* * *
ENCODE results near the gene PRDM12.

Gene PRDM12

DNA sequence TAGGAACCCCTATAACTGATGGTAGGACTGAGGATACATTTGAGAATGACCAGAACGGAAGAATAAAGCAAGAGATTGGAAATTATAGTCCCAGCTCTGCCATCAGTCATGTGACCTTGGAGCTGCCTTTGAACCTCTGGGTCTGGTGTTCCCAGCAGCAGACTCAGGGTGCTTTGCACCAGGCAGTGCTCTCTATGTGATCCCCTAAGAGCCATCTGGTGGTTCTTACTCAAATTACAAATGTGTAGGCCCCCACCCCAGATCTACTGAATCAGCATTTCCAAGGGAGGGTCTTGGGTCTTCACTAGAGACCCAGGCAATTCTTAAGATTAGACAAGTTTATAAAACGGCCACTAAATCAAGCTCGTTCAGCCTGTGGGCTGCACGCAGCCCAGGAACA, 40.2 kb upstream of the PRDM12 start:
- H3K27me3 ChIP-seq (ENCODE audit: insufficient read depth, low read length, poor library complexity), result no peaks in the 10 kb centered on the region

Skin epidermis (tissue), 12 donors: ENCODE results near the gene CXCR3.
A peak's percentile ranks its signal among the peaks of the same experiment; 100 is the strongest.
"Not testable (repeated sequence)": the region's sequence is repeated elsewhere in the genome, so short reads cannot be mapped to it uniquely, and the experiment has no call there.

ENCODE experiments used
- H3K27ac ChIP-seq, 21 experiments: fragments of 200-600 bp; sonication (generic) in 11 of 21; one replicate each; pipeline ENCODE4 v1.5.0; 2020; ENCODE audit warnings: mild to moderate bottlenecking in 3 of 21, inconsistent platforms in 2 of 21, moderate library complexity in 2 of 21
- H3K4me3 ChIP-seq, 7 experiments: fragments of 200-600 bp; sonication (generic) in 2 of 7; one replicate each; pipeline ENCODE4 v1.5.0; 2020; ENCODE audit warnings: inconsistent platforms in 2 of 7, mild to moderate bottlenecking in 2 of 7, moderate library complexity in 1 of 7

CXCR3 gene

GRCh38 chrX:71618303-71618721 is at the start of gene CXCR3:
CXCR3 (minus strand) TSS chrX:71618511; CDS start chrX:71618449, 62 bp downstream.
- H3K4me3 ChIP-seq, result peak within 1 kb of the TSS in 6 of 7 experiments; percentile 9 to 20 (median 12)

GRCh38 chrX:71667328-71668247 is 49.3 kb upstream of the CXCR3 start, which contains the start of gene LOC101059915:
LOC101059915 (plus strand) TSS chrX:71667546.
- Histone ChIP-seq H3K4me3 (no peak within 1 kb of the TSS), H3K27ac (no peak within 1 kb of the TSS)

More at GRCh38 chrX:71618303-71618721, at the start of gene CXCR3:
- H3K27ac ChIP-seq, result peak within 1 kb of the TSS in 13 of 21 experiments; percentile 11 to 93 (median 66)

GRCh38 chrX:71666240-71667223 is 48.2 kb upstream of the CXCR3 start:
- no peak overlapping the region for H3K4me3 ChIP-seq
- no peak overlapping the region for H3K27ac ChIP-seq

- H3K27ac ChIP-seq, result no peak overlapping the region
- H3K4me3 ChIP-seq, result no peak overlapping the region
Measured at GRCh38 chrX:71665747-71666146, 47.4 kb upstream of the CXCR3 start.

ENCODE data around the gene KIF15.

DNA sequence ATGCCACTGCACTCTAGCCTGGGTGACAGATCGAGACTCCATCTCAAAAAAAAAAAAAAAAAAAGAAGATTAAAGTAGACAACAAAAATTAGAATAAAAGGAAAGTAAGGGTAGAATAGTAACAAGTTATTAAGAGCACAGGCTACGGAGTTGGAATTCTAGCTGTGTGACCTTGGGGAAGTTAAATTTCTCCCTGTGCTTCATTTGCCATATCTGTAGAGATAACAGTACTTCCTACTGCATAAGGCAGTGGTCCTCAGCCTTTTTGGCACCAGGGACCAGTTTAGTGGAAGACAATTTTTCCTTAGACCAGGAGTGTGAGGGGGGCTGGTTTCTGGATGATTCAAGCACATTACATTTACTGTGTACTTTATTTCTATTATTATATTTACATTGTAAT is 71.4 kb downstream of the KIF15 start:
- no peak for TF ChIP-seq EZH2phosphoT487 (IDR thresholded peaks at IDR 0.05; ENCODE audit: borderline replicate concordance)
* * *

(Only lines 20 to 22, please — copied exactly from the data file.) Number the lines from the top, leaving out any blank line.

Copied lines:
GRCh38 chrX:71666240-71667223 is 48.2 kb upstream of the CXCR3 start:
- no peak overlapping the region for H3K4me3 ChIP-seq
- no peak overlapping the region for H3K27ac ChIP-seq